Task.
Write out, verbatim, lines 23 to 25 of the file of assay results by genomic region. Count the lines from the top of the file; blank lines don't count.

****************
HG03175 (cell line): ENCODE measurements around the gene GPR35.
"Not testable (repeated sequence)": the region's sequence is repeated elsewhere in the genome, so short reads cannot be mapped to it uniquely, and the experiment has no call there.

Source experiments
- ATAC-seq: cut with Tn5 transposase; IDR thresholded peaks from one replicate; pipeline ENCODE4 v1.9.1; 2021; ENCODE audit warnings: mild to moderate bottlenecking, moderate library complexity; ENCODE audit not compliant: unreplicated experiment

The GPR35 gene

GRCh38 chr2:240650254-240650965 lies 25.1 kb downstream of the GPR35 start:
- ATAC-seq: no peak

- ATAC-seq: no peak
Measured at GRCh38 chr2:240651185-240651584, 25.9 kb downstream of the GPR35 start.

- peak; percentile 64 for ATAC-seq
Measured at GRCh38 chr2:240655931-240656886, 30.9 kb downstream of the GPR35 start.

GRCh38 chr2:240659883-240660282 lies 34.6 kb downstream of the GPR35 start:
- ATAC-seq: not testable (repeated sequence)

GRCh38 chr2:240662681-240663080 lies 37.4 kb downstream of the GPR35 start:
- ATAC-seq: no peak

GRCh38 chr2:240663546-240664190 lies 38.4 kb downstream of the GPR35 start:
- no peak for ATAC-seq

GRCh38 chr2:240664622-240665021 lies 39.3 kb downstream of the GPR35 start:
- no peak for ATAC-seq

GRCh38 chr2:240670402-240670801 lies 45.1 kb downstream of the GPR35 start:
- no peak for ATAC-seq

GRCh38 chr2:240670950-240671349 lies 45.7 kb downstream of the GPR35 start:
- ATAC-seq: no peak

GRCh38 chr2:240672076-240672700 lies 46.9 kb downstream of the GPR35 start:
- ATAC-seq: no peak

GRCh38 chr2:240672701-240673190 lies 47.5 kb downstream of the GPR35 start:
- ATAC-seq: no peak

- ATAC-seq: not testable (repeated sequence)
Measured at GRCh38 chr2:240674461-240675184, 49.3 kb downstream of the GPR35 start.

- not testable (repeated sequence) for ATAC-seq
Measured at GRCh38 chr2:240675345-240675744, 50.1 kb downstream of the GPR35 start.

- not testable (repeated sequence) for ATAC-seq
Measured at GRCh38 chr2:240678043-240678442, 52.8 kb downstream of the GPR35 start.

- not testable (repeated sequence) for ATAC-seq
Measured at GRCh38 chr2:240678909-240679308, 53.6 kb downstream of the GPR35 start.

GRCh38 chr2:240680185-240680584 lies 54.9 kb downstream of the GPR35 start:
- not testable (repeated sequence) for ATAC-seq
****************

- ATAC-seq: no peak

GRCh38 chr2:240672076-240672700 lies 46.9 kb downstream of the GPR35 start:
- ATAC-seq: no peak